or where you have high scaling requirements.
Java vs. Stored Procedures: how do you decide between them? A theme
that was repeatedly echoed was where one needed to increase
performance by reducing the number of network round trips. This is
a very familiar solution to a very common problem in distributed
computing. There were some red flags raised concerning design.
Since my outlook is very OO, I?ll side with the contributors that
only pushed application logic into a stored procedure when performance
dictated it. If you wish to form your own (possibly more objective)
view, I recommend that you check out the discussion for yourself.
You?ll be glad that you did.
Performance planning for managers (Page last updated February 2001, Added 2001-03-21, Author Jack Shirazi). Tips:
- Include budget for performance management.
- Create internal performance experts.
- Set performance requirements in the specifications.
- Include a performance focus in the analysis.
- Require performance predictions from the design.
- Create a performance test environment.
- Test a simulation or skeleton system for validation.
- Integrate performance logging into the application layer boundaries.
- Performance test the system at multiple scales and tune using the resulting information
- Deploy the system with performance logging features.
Designing Entity Beans for Improved Performance (Page last updated March 2001, Added 2001-03-21, Author Beth Stearns). Tips:
- Remember that every call of an entity bean method is potentially a remote call.
- Designing with one access method per data attribute should only be used where remote access will not occur, i.e. entities are guaranteed to be in the same container.
- Use a value object which encapsulates all of an entity's data attributes, and which transfers all the data in one network transfer. This may result in large objects being transferred though.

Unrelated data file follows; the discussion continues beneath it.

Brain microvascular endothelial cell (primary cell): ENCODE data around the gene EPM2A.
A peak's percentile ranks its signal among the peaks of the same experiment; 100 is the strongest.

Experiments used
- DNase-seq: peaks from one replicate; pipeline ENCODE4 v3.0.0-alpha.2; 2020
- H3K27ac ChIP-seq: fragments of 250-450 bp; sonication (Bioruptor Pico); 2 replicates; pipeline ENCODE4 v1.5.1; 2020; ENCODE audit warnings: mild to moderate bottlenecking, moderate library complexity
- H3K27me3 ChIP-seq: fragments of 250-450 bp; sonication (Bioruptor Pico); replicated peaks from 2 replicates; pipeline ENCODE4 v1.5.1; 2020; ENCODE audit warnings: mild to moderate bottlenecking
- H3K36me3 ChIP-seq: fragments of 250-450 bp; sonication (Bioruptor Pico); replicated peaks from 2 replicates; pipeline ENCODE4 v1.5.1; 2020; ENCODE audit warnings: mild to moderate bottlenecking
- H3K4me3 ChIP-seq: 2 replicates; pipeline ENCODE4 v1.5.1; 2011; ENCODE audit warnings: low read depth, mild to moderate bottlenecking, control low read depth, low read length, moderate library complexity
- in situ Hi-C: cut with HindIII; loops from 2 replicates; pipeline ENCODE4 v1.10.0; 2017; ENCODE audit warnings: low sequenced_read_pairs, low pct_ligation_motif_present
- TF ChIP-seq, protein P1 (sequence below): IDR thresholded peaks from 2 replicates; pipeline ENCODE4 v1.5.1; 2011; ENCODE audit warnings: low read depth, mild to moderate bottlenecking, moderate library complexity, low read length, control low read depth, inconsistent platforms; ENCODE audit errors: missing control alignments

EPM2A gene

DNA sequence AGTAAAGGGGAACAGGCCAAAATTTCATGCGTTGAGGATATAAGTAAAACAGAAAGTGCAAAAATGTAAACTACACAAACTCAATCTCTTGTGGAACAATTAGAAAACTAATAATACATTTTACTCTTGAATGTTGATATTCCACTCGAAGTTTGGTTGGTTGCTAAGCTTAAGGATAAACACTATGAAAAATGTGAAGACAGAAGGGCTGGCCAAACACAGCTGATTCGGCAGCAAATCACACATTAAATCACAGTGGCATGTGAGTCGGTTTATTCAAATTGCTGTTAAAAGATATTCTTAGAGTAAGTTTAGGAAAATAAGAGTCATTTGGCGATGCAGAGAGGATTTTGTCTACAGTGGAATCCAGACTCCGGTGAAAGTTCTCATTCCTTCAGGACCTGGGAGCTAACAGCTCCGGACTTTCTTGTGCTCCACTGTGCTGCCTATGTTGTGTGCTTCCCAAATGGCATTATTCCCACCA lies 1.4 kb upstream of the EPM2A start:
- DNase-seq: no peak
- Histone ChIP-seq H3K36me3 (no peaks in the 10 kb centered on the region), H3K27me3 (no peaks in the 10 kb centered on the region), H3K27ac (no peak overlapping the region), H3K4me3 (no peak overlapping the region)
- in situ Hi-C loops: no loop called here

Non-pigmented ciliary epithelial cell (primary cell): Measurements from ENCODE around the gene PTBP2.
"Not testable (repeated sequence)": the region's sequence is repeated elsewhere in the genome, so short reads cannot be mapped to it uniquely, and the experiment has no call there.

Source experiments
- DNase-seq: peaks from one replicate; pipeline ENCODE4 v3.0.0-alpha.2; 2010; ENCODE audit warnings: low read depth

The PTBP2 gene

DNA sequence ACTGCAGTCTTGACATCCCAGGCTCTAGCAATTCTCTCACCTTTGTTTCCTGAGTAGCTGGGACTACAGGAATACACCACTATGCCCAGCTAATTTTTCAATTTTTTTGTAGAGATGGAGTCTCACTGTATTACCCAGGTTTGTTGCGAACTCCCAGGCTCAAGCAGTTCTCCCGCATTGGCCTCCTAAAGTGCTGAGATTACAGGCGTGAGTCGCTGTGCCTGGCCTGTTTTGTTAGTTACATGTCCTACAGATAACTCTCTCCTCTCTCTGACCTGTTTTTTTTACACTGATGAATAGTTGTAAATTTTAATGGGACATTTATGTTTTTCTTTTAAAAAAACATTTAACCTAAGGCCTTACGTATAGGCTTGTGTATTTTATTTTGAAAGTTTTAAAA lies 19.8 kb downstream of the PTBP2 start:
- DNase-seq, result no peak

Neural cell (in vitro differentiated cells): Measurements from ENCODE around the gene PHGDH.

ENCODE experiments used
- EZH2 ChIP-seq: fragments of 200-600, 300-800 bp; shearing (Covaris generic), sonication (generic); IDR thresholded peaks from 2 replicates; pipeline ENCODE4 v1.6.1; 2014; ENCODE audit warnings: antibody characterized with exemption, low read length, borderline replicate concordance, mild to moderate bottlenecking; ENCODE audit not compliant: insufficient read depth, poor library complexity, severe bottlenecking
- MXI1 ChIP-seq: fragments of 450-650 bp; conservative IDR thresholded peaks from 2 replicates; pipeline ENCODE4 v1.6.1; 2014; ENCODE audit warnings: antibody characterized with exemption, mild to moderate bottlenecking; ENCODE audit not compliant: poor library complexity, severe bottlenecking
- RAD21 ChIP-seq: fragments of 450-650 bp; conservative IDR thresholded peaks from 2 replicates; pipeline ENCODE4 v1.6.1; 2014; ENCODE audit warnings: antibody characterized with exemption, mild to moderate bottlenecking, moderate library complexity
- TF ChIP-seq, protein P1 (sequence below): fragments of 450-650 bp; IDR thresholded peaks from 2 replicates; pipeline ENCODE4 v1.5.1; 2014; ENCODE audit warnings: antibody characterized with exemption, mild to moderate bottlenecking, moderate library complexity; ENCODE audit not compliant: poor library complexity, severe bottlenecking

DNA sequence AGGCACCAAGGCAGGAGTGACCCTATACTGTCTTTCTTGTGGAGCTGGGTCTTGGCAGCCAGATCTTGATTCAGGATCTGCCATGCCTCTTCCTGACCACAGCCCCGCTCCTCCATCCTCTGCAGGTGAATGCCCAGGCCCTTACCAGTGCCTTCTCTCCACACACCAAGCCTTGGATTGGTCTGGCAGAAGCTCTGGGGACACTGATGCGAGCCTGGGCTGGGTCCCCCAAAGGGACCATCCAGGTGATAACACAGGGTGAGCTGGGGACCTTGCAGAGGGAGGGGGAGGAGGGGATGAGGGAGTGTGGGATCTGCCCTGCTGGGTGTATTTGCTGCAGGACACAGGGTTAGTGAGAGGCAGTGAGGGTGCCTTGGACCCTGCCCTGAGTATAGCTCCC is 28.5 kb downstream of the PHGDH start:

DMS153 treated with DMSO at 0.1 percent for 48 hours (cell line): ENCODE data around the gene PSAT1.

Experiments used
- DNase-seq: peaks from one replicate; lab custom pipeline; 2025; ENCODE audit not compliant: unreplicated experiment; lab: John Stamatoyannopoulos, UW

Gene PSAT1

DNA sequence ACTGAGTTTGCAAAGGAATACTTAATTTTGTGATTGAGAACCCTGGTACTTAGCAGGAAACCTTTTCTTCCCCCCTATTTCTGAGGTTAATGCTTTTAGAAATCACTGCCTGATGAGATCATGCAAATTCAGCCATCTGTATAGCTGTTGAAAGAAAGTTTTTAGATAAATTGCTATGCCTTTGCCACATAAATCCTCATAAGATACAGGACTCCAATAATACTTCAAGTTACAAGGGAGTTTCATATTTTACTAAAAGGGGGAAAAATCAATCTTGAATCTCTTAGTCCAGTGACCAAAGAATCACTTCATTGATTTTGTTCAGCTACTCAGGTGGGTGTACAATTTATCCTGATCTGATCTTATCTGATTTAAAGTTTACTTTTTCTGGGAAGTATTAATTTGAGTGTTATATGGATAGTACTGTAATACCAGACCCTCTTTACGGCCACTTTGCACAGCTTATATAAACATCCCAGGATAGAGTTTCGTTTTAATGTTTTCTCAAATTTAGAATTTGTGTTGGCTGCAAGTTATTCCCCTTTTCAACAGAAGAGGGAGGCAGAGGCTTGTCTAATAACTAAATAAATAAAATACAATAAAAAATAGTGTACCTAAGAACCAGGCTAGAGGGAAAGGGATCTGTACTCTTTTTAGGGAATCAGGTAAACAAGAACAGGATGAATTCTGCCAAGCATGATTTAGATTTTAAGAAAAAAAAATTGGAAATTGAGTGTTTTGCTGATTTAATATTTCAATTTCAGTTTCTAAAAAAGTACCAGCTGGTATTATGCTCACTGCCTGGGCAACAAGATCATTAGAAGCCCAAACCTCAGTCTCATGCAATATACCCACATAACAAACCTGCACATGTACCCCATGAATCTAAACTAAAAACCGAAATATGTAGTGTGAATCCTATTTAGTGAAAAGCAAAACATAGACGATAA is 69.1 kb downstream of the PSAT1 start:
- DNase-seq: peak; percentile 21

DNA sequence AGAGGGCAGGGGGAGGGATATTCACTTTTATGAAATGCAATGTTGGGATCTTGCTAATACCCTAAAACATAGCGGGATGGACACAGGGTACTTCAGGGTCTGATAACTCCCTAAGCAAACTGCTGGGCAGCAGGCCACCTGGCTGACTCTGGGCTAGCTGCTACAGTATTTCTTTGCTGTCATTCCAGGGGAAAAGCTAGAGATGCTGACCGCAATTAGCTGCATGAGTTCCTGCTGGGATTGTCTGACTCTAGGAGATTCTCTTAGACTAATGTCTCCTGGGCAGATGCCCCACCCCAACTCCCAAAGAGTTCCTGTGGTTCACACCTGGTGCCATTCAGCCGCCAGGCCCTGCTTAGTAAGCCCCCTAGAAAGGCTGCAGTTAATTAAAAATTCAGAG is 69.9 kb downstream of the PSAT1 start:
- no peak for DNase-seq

- Group entity bean data attributes in subsets, and use multiple value objects to provide remote access to those subsets.
Pseudo Sessions for JSP, Servlets and HTTP (Page last updated March 2001, Added 2001-03-21, Author Budi Kurniawan). Tips:
- Use pseudo sessions rather than
HttpSessions to improve web server scalability.
- Pseudo sessions reside on file instead of in memory, thus both decreasing memory and allowing sessions to be distributed across multiple servers.
Clustering for J2EE and Java application servers. Looks at Bluestone Total-e-server, Sybase Enterprise Application Server, SilverStream Application Server, and WebLogic Application Server. (Page last updated February 2001, Added 2001-03-21, Author Abraham Kang). Tips:
- A cluster in this context is a group of machines working together to transparently provide enterprise services.
- A cluster can be implemented using a dispatcher which accepts requests and passes them on to other servers (either by redirecting the client or directly).
- Clusters target to provide scalability and high-availability.
- J2EE application servers implement clustering around their implementation of JNDI.
- Clustering should allow failover if a machine/process crashes. For stateful sessions, this requires state replication.
- Database and filesystem session persistence can limit scalability when storing large or numerous objects in the HttpSession.
- To scale the static portions of your Website, add Web servers; to scale the dynamic portions of your site, add application servers.
Tracking Memory leaks (Page last updated February 2001, Added 2001-03-21, Author Jim Patrick). Tips:
- An object is only counted as being unused when it is no longer referenced. If objects remain referenced unintentionally, this is a memory leak.
- If you get a java.lang.OutOfMemoryError after a while, memory leakage is a strong suspect.
- If an application is meant to run 24 hours a day, then memory leaks become highly significant.
- Most JVMs grow towards the upper heap limit (-Xmx/-mx options) when more memory is required, and do not return memory to the operating system, even if the memory is no longer needed, until the JVM process terminates.
- [Article provides an example of tracking memory leaks using JProbe].
Benchmarking JMS (Page last updated March 2001, Added 2001-03-21, Author Dave Chappell, Bill Wood). Tips: